On Thursday's edition of CNN's "The Situation Room," legal analyst Joey Jackson told anchor Wolf Blitzer why Trump does not expect to face any sort of long-term political blowback from his comments that he would happily consider taking political dirt on his opponents from foreign geopolitical adversaries.
Blitzer asked Jackson whether "the Mueller report, the failure to find criminal experience encouraged potentially this kind of behavior," to which Jackson said yes. "I think that behavior is all about consequences, and when there are no consequences, the behavior continues."
"Let's look first at poll numbers," said Jackson. "When your poll numbers don't move because you have a base of people behind you, no matter what you do, no matter what you say, you're emboldened to act in the manner in which you've acted. When you have a Mueller report that comes out which does not address, really, the issue, it did certainly address the issue of obstruction but made no recommendation on that. When there's a clear road map for Congress but you have an AG who you appoint who says 'no obstruction,' there are no consequences and you continue."
Above all, Jackson noted, "When you're in office and you know you need 67 senators to convict you, to get rid of you — yes, you can be impeached by the House because there's a majority, but let them impeach me, there are no consequences. Unless there are consequences for activity, of course it emboldens the behavior. I can say what I want, I can do what I want. You can't touch me because I have the votes, you don't."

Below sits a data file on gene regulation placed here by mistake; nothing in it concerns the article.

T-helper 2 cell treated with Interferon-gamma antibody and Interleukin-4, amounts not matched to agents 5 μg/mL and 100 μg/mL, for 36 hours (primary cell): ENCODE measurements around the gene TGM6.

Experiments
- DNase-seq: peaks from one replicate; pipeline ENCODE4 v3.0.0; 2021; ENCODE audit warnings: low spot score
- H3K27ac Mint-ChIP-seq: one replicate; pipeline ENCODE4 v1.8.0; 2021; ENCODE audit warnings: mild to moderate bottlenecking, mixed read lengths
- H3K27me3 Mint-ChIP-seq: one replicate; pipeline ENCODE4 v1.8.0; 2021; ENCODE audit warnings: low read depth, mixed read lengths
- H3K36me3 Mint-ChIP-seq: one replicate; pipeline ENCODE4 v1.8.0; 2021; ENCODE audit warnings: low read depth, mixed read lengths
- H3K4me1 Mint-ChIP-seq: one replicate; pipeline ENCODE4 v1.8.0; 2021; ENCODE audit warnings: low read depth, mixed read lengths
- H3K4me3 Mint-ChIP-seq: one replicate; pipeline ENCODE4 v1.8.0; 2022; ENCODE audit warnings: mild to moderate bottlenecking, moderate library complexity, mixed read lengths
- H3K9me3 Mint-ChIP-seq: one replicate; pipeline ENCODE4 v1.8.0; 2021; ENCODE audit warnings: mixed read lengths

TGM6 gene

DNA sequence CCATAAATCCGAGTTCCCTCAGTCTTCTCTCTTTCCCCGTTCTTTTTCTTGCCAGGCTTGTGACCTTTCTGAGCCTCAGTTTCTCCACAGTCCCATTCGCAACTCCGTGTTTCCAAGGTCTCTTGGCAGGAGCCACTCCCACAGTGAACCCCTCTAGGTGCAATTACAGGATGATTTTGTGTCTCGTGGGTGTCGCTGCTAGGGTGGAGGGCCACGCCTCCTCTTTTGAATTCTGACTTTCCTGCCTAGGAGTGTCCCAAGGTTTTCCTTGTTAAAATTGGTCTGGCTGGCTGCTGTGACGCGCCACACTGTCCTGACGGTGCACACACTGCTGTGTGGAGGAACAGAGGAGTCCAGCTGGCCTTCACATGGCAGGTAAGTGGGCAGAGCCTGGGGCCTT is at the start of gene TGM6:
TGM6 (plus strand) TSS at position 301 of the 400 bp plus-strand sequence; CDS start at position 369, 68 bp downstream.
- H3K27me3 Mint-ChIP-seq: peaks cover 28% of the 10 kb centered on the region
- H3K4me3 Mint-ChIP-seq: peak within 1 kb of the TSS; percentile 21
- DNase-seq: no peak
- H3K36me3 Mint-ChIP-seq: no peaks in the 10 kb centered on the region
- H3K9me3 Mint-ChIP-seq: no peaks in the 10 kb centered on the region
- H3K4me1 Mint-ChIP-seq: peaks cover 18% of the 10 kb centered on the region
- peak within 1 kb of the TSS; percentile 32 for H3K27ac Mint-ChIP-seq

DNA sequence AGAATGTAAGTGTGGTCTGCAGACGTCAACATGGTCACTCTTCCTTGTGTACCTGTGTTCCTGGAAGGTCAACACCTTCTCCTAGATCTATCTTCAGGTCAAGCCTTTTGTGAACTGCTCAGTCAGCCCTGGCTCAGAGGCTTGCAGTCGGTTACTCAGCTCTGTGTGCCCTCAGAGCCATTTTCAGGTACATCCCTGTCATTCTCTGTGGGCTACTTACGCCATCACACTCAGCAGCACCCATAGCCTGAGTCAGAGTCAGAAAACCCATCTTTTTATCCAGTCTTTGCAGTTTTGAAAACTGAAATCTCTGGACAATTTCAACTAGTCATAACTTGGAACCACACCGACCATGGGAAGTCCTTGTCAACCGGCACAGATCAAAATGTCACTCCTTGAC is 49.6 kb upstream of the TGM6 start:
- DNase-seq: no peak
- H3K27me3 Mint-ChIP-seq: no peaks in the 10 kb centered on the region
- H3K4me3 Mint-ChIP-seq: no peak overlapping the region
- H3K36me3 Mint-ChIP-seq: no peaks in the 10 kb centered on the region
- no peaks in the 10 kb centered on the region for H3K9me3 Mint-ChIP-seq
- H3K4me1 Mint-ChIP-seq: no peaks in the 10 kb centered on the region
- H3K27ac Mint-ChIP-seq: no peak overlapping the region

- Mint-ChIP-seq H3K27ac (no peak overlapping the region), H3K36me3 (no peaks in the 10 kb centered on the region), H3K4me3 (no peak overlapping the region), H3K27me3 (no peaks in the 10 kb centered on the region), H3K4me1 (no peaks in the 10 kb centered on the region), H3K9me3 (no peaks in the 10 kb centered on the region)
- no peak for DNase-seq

CNN editor-at-large Chris Cillizza then added that while even some Republicans have criticized Trump's remarks, they aren't going to do anything meaningful about it — because they would be dooming themselves.
"Criticizing him is easy ... but doing anything about his behavior is hard, or at least has proven hard for them," said Cillizza. "It's easy for them to express sorrow and regret about how he approaches things. Go back to the release of the "Access Hollywood" tape way back in October 2016. There was a lot of that then. The reality of the situation from a political perspective — and you saw this with Justin Amash's poll numbers against an announced opponent, Republican primary opponent —crossing Donald Trump is asking for your political career to end."